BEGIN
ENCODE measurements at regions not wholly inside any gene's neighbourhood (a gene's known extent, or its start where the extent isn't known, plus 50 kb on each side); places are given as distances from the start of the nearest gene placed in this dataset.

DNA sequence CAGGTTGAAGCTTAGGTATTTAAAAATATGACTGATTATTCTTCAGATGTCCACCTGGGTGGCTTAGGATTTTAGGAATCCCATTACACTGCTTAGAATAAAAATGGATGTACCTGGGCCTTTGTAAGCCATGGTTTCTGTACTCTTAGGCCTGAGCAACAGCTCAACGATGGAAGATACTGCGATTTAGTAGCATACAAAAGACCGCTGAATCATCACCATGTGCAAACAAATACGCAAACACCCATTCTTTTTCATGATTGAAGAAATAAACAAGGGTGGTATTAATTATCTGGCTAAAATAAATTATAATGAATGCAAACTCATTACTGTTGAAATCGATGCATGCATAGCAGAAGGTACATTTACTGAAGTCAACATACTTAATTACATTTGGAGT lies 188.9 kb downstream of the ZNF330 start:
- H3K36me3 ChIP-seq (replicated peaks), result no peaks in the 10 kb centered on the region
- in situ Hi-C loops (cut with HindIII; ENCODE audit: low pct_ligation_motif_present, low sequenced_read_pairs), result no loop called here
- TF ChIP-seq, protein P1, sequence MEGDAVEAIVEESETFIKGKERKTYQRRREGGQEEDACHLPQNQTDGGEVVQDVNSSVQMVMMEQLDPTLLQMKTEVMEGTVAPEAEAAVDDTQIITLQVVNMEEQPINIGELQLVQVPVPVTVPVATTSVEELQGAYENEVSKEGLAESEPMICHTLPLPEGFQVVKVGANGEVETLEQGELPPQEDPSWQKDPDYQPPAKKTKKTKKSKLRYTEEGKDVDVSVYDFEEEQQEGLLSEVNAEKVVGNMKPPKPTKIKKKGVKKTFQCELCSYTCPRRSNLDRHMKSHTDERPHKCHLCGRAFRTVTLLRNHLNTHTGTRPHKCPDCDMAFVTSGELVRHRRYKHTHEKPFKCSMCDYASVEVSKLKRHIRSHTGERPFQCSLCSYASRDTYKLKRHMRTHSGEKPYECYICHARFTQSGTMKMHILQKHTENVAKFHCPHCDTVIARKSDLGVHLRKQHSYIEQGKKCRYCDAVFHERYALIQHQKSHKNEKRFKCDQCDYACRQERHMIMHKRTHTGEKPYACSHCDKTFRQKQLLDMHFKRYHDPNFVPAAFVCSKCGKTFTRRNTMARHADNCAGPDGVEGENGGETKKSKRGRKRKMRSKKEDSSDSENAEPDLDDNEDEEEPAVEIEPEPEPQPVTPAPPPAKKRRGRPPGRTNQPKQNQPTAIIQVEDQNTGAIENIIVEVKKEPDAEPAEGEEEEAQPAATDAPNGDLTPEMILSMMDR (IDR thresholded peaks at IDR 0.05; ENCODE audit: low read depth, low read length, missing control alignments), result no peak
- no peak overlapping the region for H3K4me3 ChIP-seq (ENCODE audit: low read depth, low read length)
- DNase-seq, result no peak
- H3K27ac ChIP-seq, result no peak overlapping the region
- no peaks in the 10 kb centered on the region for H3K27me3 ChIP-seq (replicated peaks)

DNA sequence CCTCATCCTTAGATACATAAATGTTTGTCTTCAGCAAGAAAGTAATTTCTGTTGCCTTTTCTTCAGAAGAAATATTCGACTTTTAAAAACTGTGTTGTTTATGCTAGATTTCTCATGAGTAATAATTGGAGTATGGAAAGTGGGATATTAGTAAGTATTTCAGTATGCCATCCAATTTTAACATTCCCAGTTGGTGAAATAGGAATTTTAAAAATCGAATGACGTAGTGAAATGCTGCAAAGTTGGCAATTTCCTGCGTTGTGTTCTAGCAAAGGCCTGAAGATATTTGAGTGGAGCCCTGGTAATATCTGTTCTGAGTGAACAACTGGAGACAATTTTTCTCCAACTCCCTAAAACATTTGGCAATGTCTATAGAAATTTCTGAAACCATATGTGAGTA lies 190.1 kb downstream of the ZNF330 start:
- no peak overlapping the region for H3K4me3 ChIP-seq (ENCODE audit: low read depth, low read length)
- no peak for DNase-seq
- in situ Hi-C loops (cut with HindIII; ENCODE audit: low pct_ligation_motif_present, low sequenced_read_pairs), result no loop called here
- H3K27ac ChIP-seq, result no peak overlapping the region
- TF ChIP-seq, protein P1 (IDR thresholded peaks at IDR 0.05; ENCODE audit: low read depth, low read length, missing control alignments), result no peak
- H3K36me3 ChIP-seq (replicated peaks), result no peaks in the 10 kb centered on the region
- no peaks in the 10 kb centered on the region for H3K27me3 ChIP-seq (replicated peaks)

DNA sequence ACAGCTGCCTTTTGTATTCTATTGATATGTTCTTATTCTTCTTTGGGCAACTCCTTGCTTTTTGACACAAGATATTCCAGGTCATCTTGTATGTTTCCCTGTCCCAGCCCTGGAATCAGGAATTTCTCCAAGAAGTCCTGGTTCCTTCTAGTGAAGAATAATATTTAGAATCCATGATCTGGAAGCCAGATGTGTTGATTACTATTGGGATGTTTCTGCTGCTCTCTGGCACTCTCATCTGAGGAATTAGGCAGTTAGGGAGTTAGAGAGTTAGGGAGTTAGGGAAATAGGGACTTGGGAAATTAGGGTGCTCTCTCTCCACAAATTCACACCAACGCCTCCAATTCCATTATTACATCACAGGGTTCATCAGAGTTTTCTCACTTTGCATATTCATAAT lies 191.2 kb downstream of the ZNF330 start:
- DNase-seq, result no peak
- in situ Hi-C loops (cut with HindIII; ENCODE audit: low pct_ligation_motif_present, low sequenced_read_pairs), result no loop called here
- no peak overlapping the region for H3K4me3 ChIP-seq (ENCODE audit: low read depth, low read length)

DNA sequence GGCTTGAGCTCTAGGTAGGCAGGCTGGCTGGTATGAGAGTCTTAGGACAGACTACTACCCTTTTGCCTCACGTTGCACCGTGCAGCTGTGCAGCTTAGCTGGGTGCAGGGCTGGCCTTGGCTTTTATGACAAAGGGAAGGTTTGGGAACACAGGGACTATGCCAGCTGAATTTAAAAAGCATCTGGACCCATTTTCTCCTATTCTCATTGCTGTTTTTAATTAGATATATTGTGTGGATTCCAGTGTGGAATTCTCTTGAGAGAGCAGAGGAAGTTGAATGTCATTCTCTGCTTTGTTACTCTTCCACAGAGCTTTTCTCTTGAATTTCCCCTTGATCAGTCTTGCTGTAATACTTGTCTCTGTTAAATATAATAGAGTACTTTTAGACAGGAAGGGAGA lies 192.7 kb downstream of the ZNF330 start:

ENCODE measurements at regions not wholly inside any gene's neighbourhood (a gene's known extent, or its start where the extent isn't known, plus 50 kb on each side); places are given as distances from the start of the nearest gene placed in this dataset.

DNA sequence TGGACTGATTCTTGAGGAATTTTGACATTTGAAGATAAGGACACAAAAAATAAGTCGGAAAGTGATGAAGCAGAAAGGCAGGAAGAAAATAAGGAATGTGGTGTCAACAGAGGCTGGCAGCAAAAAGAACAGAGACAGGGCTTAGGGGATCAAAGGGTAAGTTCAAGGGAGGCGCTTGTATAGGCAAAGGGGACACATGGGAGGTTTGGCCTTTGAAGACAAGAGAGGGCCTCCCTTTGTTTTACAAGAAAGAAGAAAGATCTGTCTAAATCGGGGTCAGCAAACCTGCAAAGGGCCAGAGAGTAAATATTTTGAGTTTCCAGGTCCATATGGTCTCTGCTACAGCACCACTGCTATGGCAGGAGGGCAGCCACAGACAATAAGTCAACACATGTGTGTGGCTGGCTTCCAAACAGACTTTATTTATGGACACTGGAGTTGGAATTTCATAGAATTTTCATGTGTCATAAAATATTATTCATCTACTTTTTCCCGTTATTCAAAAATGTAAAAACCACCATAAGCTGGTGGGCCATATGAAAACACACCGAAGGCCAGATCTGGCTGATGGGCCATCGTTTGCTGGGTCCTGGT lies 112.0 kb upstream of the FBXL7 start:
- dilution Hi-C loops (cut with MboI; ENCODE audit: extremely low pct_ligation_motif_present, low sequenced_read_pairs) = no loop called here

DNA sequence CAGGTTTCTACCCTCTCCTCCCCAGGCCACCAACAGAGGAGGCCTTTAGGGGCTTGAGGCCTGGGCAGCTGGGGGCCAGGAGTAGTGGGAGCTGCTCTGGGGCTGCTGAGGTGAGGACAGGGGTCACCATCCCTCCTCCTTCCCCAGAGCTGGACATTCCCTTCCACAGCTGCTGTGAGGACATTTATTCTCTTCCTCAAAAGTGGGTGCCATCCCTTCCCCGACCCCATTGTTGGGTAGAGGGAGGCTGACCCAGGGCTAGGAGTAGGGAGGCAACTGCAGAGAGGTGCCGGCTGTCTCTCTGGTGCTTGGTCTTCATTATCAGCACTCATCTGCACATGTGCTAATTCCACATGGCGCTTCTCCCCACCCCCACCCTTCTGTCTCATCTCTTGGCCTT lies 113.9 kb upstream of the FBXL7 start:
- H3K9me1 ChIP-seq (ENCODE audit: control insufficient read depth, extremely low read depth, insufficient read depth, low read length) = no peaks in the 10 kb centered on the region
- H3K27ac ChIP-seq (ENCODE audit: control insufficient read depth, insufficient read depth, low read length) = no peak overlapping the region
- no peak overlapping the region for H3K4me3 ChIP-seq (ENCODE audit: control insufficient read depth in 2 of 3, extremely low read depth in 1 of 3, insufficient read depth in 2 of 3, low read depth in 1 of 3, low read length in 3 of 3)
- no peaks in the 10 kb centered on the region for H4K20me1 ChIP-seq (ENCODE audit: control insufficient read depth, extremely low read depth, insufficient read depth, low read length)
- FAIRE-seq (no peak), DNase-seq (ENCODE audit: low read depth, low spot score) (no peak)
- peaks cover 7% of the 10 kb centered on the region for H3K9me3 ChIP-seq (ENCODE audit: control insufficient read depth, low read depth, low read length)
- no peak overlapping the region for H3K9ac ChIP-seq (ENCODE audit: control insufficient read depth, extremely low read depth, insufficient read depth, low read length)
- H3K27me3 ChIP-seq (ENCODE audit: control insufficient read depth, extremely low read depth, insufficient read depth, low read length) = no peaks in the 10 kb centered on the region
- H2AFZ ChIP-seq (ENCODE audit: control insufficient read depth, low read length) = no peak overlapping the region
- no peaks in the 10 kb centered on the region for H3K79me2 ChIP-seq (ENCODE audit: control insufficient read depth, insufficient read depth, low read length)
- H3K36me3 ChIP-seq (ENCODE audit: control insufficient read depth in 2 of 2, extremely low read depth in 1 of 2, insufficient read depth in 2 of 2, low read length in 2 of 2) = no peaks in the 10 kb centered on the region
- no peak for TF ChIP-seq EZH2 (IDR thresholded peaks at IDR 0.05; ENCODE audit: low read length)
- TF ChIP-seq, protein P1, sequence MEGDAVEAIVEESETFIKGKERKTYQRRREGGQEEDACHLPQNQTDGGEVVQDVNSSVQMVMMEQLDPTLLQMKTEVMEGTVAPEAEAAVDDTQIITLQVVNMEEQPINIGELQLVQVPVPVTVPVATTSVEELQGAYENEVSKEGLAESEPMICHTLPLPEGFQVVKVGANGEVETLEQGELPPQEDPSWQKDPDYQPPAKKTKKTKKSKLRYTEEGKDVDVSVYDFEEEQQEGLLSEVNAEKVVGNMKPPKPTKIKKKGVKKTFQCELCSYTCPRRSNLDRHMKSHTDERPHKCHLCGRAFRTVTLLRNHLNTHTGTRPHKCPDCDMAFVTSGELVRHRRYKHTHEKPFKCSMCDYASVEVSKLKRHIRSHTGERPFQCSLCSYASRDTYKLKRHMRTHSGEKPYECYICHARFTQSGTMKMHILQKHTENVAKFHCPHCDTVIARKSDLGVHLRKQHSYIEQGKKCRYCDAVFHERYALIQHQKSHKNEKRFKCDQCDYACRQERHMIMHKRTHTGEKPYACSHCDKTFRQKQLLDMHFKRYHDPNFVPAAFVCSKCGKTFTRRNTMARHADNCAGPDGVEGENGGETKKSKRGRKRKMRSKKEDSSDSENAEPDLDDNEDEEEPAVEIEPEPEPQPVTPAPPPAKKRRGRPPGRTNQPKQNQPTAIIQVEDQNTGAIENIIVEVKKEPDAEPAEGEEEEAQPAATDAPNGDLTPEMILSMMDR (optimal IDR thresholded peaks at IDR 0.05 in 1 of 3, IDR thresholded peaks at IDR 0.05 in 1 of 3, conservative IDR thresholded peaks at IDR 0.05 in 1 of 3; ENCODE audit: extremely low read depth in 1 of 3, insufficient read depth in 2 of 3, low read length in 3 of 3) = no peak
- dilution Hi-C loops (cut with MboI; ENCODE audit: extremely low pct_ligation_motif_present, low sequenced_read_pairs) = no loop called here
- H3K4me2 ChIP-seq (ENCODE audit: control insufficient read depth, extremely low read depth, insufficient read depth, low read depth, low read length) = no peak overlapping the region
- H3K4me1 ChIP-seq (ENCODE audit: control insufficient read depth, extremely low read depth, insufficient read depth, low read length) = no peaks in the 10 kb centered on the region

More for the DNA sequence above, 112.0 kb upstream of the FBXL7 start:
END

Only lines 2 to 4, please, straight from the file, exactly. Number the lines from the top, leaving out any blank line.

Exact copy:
DNA sequence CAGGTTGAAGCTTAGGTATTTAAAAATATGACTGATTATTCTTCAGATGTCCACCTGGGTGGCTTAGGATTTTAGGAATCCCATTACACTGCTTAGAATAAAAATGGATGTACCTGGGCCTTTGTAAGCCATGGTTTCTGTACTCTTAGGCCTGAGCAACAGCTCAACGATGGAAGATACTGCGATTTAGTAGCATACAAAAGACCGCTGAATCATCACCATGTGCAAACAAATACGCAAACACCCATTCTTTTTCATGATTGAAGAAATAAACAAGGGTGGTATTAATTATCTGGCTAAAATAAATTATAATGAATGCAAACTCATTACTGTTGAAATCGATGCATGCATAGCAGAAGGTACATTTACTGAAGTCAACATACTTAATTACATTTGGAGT lies 188.9 kb downstream of the ZNF330 start:
- H3K36me3 ChIP-seq (replicated peaks), result no peaks in the 10 kb centered on the region
- in situ Hi-C loops (cut with HindIII; ENCODE audit: low pct_ligation_motif_present, low sequenced_read_pairs), result no loop called here